Obama's strategy is to turn some of the red states back to the Democratic side. Barak can be successful in the south and southwest in turning some states.

beer bacon
03-15-2008, 11:24 AM
A good portion of Hillary's delegates are coming from Democratic strongholds. Kerry took PA in 2004 and if anything the gap has widened since then. The election of 2006 shows Ohio is deeply in the Democratic corner now. Picking up Ohio and its 20 electoral votes hardly makes up for giving up other swing states like Iowa, Wisconsin and Missouri which voted for Bush in the last election.
Obama's strategy is to turn some of the red states back to the Democratic side. Barak can be successful in the south and southwest in turning some states.

Also, in the democratic strongholds and swing states that Hillary has won or expects to win like California, Ohio, and Penn, Obama is either polling better or even with Hillary when pitted against McCain.

Rasmussen has recently released general election polls for California, Michigan, Ohio and Pennsylvania. Obama has a 15% advantage against McCain versus 8% for Hillary in California, he has a slight lead in Pennsylvania, and they are tied in Ohio and Michigan.

whoman69
03-16-2008, 09:40 AM
Clearly the Democrats strongholds are not going to win the next election. The Dems take the northeast and west coast and get what they can out of the midwest. IMO they need to tighten up the midwest, extremely possible given the results of the 2006 election in Ohio, and force the Republicans to play defense in the south. Obama will do very well to take the purple states of Iowa and Wisconsin and that leaves Michigan, Missouri and Indiana to go after. Lock those up early and force the GOP into a prevent defense. If Obama can then take some southern states and others like New Mexico and Nevada, this could be an electoral route.

HonestChieffan
03-16-2008, 09:56 AM
The move now will be the superdelegates moving to HC and the power in party seeing how this flap with Obama has undercut his ability to gain support outside of the Obamamaniacs. HC can pull popular vote and they have to see Obamas success in caucus states was due to organization and focus.

beer bacon
03-16-2008, 10:02 AM
The move now will be the superdelegates moving to HC and the power in party seeing how this flap with Obama has undercut his ability to gain support outside of the Obamamaniacs. HC can pull popular vote and they have to see Obamas success in caucus states was due to organization and focus.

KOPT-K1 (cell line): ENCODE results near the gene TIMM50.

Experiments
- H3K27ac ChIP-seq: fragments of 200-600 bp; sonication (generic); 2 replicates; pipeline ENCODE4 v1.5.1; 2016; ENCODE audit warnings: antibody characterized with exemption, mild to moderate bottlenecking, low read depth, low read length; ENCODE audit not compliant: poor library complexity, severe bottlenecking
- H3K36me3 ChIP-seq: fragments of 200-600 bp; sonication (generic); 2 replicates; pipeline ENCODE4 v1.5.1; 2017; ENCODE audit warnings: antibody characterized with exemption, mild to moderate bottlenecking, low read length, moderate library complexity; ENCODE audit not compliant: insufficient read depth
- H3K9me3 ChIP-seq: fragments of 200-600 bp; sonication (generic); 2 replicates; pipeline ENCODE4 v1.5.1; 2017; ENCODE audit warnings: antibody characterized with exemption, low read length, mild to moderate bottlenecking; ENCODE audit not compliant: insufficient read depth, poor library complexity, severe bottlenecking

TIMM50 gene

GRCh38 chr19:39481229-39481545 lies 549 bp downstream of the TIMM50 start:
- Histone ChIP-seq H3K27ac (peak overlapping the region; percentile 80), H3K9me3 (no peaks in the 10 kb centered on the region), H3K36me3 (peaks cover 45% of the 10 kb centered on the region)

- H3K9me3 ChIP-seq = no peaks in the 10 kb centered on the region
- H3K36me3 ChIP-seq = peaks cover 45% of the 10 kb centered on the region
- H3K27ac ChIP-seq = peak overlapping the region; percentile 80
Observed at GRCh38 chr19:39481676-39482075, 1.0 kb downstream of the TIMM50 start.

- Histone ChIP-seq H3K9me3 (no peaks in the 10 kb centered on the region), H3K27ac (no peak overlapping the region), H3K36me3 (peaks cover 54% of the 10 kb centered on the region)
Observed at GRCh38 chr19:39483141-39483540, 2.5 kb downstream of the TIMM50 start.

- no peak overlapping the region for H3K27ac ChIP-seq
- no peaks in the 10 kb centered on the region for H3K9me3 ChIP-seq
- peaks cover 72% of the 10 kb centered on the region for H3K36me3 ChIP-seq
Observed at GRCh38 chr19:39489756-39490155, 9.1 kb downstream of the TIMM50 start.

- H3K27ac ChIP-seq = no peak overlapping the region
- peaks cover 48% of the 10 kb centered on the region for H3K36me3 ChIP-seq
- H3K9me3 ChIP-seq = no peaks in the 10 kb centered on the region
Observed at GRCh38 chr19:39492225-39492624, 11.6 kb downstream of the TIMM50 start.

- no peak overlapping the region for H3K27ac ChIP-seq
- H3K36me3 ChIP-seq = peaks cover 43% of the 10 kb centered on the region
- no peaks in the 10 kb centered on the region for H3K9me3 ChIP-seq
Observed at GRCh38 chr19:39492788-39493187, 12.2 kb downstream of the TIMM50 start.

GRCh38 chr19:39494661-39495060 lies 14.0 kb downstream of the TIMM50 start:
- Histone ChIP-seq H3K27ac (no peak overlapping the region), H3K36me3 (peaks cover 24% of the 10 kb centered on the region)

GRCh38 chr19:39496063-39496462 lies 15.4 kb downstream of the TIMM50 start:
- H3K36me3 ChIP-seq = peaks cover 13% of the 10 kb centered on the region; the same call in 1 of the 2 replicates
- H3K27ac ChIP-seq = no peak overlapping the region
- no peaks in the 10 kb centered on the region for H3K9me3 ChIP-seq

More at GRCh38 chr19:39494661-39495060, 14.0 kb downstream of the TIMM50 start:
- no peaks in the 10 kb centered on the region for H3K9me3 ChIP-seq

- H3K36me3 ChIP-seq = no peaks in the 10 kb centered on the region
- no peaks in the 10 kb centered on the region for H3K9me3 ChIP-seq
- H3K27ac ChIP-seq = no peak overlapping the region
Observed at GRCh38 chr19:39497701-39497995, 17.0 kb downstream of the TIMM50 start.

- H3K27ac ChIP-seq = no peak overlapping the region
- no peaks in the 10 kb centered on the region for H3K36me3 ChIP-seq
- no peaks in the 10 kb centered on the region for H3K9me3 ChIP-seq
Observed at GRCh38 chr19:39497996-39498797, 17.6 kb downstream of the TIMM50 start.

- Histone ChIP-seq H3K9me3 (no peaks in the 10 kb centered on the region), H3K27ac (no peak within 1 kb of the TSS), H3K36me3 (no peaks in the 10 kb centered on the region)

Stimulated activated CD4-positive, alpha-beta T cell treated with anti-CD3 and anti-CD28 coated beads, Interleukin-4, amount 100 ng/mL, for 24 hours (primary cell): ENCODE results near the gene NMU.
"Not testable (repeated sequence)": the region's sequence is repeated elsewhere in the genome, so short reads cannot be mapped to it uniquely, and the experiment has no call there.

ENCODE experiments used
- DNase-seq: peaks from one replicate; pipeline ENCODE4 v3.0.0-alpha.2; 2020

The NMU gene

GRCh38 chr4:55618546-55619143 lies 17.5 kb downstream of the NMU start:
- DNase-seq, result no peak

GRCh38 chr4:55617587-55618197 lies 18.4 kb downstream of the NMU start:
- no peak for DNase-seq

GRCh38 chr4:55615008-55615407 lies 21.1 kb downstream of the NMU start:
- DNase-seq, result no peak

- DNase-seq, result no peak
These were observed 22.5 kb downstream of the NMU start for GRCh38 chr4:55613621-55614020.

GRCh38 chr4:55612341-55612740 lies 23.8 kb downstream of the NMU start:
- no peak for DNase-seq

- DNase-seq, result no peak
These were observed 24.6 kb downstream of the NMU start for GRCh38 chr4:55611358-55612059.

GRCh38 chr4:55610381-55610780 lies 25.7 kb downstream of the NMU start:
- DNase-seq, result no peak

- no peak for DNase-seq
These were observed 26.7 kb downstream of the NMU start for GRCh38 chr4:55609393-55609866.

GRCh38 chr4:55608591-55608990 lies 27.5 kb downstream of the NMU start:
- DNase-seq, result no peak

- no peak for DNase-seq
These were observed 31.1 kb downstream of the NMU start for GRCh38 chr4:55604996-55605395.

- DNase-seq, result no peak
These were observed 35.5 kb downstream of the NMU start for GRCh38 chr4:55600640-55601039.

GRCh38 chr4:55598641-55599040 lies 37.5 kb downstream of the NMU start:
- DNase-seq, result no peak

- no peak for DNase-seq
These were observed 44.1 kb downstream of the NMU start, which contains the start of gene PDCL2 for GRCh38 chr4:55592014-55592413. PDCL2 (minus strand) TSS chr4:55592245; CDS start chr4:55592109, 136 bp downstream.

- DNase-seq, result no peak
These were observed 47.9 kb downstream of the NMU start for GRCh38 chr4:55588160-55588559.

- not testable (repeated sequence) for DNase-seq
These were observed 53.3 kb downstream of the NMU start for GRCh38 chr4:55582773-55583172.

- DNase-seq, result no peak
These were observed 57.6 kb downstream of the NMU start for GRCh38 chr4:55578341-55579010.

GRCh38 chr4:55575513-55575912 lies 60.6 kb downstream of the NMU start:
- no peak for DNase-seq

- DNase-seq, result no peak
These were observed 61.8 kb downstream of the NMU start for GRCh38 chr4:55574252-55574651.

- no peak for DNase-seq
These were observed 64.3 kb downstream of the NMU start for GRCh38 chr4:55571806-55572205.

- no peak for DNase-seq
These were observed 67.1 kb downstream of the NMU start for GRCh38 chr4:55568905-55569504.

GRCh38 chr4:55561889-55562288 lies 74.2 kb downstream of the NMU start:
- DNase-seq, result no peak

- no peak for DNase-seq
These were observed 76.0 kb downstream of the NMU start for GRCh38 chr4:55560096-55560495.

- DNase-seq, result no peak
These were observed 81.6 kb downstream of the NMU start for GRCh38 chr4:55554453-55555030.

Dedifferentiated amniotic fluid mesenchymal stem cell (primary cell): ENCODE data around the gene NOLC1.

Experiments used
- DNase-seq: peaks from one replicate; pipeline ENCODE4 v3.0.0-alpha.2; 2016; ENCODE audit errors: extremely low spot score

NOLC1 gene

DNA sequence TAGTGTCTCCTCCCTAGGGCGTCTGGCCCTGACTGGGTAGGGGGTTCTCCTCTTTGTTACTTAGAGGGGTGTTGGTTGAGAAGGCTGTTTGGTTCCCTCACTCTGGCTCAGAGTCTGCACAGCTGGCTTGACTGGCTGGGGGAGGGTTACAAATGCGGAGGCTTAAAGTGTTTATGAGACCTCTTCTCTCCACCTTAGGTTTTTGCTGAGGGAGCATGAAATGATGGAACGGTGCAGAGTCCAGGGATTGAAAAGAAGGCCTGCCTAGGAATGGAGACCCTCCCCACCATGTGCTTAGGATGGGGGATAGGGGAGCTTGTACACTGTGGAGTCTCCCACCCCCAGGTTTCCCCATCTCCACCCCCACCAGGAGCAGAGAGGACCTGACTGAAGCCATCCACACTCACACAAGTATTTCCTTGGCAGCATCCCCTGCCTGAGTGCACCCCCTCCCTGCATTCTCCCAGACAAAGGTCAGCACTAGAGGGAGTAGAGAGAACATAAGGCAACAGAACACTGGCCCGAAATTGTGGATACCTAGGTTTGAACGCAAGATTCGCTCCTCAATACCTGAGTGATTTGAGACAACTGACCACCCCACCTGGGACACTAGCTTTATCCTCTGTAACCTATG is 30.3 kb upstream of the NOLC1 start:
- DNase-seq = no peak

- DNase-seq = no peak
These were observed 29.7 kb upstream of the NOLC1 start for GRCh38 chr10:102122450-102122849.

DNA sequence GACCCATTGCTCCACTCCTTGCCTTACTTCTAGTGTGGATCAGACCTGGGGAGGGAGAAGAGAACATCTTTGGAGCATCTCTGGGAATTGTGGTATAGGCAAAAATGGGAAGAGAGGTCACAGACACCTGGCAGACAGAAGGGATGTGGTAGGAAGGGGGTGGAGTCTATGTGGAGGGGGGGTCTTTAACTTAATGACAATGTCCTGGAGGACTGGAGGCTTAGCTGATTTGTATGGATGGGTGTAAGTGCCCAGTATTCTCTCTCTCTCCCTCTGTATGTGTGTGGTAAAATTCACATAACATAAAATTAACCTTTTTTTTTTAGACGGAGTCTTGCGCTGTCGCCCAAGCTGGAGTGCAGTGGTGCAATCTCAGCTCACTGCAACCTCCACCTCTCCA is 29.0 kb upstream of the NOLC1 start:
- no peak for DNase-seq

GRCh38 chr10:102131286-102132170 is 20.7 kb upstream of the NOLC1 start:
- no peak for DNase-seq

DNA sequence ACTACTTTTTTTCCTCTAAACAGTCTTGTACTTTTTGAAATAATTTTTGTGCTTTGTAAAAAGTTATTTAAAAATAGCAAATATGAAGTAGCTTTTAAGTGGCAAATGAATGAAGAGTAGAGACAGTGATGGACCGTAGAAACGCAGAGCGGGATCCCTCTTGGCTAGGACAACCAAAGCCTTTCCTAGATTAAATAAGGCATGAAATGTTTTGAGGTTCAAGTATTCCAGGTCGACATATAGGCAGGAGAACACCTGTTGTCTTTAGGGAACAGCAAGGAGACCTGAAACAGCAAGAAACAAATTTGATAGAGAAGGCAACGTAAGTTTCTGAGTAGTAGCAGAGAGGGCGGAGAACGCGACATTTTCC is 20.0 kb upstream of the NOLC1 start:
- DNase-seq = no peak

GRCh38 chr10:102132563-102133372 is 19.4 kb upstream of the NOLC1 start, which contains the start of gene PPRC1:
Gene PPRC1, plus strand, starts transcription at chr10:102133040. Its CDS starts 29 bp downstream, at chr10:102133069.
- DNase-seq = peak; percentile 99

The trend among super delegates since Super Tuesday has been vastly in favor of Obama. He has gained something like 70 SDs on Hillary since then. Clinton's initial big lead in SDs was a result of many of them, members of the DLC and others that owe their loyalty to the Clintons, throwing their support behind her before the primaries even started. Obama has gone from being down 100+ prior to Super Tuesday to being down by 30+ at the current date.

In conclusion, you are talking out of your ass.

HonestChieffan
03-16-2008, 12:05 PM
The trend among super delegates since Super Tuesday has been vastly in favor of Obama. He has gained something like 70 SDs on Hillary since then. Clinton's initial big lead in SDs was a result of many of them, members of the DLC and others that owe their loyalty to the Clintons, throwing their support behind her before the primaries even started. Obama has gone from being down 100+ prior to Super Tuesday to being down by 30+ at the current date.

In conclusion, you are talking out of your ass.

And where have you been since Thursday? Super Tuesday? Hello?

beer bacon
03-16-2008, 12:36 PM
And where have you been since Thursday? Super Tuesday? Hello?

You don't have any evidence for your previous claim. The tracking polls don't even bear out what you are claiming. Super delegates are still trending in Obama's favor. A bunch of white democrats, formerly supporters of Edwards, just decided yesterday to give their votes to Obama over Hillary.

patteeu
03-16-2008, 02:26 PM
You don't have any evidence for your previous claim. The tracking polls don't even bear out what you are claiming. Super delegates are still trending in Obama's favor. A bunch of white democrats, formerly supporters of Edwards, just decided yesterday to give their votes to Obama over Hillary.

He was making a prediction. Note the "will be" form of the verb.

Your response, going back to Super Tuesday as if the events of this past week aren't potentially trend changing, misses the point of HonestChieffan's prediction.

tiptap
03-16-2008, 03:33 PM
The single candidate of Obama had votes within 300,000 of the total for all of the Republicans in the blue state of California. And in the Red State of Texas, Obama got 1,300,000 all by himself, more than all the Republicans combined. The 2,7000,000 total count of Democrats was greater by twice any primary election total Democrat or Republican in the last two Presidential cycles. There may be 3,000,000 additional votes in the general election, and you might claim some of those numbers as crossover. It just that it is twice what the Republicans have ever got out for primaries. It is really unlikely that twice the number of Republicans voted in this primary as the last two cycles and did so in the Democratic Primary when the number on the Republican side as about what was seen historically.

Do I expect a Democratic victory in Texas. Well I wouldn't have even considered it except the numbers are much larger than historical turnout as to make one wonder if there isn't a ground swell that can't be contained.